How to report discrimination in the workplace
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Know Your Rights
The U.S. Equal Employment Opportunity Commission, which enforces employment law, notes that racial harassment occurs when unwelcome conduct creates an offensive, intimidating, or hostile workplace and unreasonably interferes with your work performance. Racial discrimination occurs when you are discriminated against based on your ancestry or the cultural or physical characteristics of your race. Companies that have 15 or more employees who have worked at least 20 calendar weeks must abide by U.S. employment laws. If your company isn’t large enough to fall under EEOC law, you might still have some protection under your state’s anti-discrimination laws.
For the Record
Document every comment or incident. Although you might think you’ll never forget the incident, small details might become fuzzy after a few days or weeks. Documentation will help support your complaint when you talk to your supervisor or human resources. It’s more difficult for management to ignore a complaint if it contains detailed information regarding the nature of the event and people involved. Keep a log and note the date and time of every instance of racism, a summary that explains what occurred, the people involved, witnesses, and any action you or others took. Save texts, phone messages and emails that contain racist language.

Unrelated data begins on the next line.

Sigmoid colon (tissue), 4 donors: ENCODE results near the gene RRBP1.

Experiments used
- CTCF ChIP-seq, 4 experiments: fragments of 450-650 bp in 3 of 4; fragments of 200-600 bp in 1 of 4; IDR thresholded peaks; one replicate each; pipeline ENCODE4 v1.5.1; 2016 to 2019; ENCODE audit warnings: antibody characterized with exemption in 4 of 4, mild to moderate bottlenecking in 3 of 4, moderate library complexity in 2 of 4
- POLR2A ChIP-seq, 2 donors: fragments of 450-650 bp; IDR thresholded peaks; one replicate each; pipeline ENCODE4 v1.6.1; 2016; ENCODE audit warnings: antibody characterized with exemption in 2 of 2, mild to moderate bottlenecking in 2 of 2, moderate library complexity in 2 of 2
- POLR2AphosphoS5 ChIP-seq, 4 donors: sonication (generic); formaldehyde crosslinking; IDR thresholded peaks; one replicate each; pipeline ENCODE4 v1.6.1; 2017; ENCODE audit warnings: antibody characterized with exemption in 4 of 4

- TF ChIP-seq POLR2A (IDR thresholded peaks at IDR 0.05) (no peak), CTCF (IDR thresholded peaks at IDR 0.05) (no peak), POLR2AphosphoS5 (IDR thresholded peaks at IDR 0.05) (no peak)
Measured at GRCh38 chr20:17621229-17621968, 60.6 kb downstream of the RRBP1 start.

Talk to Your Supervisor
Your first step in handling racism begins with a visit to your supervisor.
Even if you don’t think your supervisor will do anything about your complaint, it’s still important to inform her. Upper management might not take your complaint seriously if you complain directly to them instead of following the chain of command. Although you might feel upset or angry, try to stay calm when presenting your complaint and supporting materials. At the end of the meeting, ask your supervisor what steps will be taken to address the issue and find out when you can expect to hear from her regarding her investigation.
If your supervisor, human resources, or management has done nothing to address your complaints and your company has 15 or more employees, you can file a charge of discrimination with the EEOC. You can also file a complaint with the fair employment practice agency in your state, if applicable. When you file a complaint with a fair employment practice agency, the EEOC usually receives a copy, making it unnecessary to file a complaint with both agencies. If your company must abide by the federal employment laws enforced by the EEOC, you must first file a complaint or charge of discrimination before you can initiate a lawsuit. If you aren’t happy with the results of mediation or an investigation by the EEOC or fair employment practice agency, you can bring a lawsuit against your company for racial discrimination or harassment.Source: ehow.com